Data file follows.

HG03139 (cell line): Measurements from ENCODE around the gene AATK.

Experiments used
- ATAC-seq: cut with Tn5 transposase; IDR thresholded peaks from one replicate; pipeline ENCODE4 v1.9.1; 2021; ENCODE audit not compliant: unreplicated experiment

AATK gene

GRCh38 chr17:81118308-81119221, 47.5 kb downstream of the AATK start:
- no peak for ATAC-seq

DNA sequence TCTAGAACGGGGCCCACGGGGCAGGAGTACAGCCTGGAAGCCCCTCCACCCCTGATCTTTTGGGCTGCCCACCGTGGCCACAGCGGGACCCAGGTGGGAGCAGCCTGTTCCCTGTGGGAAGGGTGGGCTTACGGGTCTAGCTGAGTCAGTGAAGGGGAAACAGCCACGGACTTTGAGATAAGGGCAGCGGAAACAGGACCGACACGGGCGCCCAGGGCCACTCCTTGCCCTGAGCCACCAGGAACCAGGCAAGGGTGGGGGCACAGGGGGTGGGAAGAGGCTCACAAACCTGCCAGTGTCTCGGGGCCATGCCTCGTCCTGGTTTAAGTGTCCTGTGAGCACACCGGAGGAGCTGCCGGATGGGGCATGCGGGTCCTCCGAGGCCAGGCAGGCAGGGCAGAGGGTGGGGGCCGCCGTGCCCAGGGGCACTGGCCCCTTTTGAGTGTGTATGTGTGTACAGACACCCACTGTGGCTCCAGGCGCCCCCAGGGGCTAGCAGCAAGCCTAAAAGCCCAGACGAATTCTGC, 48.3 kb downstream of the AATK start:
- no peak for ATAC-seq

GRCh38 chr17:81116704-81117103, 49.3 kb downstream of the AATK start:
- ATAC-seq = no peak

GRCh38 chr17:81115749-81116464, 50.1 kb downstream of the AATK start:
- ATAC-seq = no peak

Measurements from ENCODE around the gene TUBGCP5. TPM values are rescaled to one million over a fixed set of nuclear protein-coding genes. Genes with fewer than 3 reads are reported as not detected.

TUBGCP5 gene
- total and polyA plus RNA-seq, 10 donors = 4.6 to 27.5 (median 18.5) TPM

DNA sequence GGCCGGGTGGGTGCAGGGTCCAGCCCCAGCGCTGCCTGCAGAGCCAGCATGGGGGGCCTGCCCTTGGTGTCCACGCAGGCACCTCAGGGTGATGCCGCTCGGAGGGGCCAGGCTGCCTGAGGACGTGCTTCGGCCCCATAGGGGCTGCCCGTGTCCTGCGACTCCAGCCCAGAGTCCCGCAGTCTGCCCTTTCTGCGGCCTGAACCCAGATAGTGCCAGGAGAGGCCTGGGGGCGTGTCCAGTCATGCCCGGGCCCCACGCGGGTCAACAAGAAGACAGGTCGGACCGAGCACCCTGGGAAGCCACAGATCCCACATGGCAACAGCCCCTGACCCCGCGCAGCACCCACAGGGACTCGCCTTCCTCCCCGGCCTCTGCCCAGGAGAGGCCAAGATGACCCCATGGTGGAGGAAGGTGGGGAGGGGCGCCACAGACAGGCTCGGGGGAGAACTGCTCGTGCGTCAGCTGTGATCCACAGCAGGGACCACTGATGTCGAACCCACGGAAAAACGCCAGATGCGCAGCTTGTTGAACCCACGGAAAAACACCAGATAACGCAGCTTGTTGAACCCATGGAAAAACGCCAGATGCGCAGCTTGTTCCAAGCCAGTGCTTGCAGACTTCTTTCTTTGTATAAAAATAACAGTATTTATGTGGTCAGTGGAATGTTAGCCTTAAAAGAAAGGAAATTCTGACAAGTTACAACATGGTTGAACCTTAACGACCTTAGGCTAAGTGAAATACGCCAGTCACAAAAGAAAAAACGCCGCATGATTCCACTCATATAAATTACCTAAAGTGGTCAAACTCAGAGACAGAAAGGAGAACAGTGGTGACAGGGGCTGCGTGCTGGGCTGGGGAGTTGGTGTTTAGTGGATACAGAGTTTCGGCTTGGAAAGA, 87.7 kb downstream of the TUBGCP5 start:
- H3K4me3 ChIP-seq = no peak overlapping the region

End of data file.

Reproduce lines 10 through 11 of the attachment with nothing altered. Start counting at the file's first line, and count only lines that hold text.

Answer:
- ATAC-seq = no peak

GRCh38 chr17:81115749-81116464, 50.1 kb downstream of the AATK start: